Tri-amp with stereo SS on bottom / tube monos top

I've been considering a set-up of driving my Tyler Acoustic taylo ref monitors with a solid state amp for the lows and a pair of tube monoblocks for the midrange/highs.

Do the amps have to be exactly matching in output? If not, is there a curve of diminishing return where they should be close? Does it matter at all?
There are tooo many pro-s and cons you should consider before you step on such decision.

PASSIVE bi-tri-amplification. In tri-amplification the task of matching amps even more sophisticated than on bi-amplification certainly.
Amps must have an equal gain and somewhat equal input sencitivity. You might prefer in this case an adjustable gain amplifiers that can be adjusted to your ear or implement an independed volume controls on each amp hooked up to the binding posts of your speaker if the gains do not match.
IN RESULT you will get a large flexibility to adjust to your ears and room the right combination from three amps, but the cost of wires to hook-up volume controls and the volume controls themselves will get very very close to...>>>

ACTIVE bi-tri-amplification using an electronic crossover. In this case you have more flexibility to choose an amplifier but you will have to take internal speaker crossover out which some certainly will say will kill the speaker as a designed brand i.e. there will be no Taylo ref it will be something else. How will "it" sound you never know unless you try and maybe after exersising both of these cases you will end up with.....>>>

ONE AMP that has enough power, costs alike or less than three(consider a pair of monos as one stereo)
thanks for the feedback.

this article from Cary Audio got me thinking about this:

in this example, two identical stereo amps are used. this led me to believe, as your message confirms, that matching the output is critical and if the equipment can't be matched without endless 'add-ons', you've reached the point of deminished, if not no, return.
I've done this quite successfully, in numerous setups, sometimes the amps had variable outputs......I would tune by ear, then fine tune with a rented spectrum analyzer to get it perfectly balanced, surprisingly I did pretty good by ear.
A lot a club PA pro audio systems are designed tri-amped like that. The Grateful Dead's famous "wall of sound" PA was built in this fashion. I've done it both passive and system with no varible output on the amps, had an electronic crossover with volume controls for each amp. You can get the best of both worlds, SS on the bottom & tubes for the mids and highs. My current set up is factory built for that, I have big Genesis speakers, they have their own SS bass or sub amp, then I'm using tubes for the mid ribbons and tweeter ribbons.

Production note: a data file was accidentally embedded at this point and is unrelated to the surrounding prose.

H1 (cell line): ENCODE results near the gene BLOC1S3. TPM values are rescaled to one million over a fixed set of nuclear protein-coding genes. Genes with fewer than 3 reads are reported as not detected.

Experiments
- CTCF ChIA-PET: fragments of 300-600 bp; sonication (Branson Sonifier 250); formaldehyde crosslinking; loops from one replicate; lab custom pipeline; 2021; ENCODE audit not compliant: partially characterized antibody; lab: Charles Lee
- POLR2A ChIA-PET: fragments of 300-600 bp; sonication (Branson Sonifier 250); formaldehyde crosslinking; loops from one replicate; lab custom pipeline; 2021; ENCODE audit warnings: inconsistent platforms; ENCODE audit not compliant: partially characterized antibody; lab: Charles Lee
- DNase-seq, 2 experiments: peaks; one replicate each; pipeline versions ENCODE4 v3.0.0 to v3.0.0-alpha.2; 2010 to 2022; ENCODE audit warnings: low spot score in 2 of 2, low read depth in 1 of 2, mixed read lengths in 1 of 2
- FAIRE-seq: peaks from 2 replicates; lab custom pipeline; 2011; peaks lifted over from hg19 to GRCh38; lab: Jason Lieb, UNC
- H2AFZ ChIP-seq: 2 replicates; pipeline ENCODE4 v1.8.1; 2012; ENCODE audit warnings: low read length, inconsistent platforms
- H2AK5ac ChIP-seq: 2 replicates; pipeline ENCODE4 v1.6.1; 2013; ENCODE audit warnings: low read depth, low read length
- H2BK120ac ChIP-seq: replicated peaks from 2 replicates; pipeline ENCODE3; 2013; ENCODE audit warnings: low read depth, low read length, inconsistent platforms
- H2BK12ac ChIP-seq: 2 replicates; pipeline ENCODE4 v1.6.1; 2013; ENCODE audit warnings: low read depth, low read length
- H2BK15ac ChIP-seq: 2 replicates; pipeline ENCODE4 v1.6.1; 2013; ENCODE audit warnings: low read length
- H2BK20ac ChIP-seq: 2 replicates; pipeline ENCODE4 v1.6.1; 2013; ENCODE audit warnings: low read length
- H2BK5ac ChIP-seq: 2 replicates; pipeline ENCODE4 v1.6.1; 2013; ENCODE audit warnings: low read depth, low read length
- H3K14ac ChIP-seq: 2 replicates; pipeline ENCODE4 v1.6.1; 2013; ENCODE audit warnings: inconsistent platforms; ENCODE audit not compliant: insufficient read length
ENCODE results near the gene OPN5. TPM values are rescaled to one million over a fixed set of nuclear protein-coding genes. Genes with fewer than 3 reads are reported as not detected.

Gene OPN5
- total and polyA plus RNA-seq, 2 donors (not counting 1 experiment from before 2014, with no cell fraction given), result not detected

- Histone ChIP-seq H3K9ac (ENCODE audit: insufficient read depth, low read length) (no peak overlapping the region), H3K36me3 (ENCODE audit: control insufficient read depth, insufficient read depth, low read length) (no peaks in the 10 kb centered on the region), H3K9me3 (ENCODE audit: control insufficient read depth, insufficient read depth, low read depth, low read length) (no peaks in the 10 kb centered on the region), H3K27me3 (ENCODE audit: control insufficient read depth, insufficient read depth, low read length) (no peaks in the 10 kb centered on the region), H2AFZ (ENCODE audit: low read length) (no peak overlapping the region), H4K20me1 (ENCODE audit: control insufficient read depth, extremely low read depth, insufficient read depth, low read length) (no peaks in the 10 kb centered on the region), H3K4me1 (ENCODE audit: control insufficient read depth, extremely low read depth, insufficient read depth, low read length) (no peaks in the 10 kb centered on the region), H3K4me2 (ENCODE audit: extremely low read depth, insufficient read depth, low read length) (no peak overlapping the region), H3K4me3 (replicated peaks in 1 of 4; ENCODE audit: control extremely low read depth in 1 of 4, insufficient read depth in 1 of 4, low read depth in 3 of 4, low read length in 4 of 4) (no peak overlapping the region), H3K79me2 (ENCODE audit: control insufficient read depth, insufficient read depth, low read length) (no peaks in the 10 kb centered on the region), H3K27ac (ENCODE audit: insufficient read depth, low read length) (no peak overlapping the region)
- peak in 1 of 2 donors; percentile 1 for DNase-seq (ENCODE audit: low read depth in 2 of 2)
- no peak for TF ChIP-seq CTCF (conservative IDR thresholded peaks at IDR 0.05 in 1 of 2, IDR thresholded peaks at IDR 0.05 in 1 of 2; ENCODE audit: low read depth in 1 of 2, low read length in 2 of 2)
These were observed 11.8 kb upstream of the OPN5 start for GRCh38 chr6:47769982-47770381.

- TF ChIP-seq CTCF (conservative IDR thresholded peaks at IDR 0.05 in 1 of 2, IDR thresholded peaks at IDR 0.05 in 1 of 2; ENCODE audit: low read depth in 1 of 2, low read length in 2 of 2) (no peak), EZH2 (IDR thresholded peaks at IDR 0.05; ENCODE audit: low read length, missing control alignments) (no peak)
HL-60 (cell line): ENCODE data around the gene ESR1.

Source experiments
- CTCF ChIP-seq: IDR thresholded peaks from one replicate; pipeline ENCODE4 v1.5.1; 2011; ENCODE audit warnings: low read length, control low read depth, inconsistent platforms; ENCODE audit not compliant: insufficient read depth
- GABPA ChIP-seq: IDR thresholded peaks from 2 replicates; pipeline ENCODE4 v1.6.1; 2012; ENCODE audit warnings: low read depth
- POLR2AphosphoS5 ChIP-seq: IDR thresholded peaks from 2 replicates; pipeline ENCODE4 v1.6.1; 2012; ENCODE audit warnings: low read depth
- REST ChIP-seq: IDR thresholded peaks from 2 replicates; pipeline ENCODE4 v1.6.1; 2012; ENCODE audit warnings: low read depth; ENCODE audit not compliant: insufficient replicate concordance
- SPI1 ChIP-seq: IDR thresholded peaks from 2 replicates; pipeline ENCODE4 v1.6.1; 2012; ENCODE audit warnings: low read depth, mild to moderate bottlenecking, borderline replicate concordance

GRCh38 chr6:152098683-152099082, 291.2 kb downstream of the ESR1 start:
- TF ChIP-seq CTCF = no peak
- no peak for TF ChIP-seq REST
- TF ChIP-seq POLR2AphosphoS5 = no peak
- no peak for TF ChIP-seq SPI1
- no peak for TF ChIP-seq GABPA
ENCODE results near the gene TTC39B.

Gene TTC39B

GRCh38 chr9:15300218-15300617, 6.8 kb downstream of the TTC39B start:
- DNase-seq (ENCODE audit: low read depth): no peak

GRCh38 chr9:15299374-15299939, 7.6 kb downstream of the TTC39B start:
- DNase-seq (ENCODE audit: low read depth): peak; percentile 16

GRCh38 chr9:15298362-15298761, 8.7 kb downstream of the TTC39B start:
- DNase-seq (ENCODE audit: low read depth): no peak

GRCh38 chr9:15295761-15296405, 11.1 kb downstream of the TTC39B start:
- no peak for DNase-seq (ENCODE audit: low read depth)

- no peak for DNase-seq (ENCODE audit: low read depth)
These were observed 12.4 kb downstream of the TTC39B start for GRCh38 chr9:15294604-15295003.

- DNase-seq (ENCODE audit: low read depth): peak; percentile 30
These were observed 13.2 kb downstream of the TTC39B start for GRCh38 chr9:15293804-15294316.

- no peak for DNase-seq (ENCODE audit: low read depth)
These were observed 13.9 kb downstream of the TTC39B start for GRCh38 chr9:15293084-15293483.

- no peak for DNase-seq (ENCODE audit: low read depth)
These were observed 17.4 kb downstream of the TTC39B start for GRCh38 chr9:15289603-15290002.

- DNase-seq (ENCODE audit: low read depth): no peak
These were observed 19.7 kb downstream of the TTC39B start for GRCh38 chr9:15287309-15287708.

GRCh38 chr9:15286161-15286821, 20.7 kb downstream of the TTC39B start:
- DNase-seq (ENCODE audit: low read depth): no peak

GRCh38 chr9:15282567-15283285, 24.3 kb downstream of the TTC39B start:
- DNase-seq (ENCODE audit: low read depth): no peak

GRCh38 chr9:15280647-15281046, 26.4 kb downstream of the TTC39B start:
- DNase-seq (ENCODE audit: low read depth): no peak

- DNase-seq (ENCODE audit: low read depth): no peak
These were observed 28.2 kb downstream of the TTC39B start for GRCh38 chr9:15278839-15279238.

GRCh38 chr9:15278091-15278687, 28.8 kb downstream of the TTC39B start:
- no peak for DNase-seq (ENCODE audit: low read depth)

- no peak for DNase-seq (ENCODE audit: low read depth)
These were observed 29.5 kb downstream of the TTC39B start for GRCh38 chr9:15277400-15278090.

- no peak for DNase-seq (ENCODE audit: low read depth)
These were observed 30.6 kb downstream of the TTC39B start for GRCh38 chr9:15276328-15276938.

Yes This can make for a plesent listening system, I use 2 mac 60's 2 mc-75's and 4 dyna MK-3 along with an old Dyna 400 on the bottom, gains are easy since I use equalizers rather than cross-overs I can also play my Dolby 5.1 system for movies, I use a 100 watt tube amp I constructed for the center channel.
Cross-over's are ok but I'm not wild about the slope of most passive can be done with auto type bullet hi-and low pass in-lines this is for the buget minded.
Great question which I had asked at the new AC BB.

I am having my speaker's put together at present and had to look into it myself.What was said about having an Active Crossover with it external is what I am having done.Just makes plain sense to do it that way and I also would be wary of messing with the stock Crossover's if it were me.

Here is a unit that was shown to me that might help you!The PT-3 is what you need to look at for a 3way Active Crossover.

I was thinking about getting Tubes also,but I do not think I will go that route.SS amps will be hassle free and I think mixing & matching will be better unless I find people who have knowledge into amp synergy for NEAR M50's and Passive Pre-Amps.

Good luck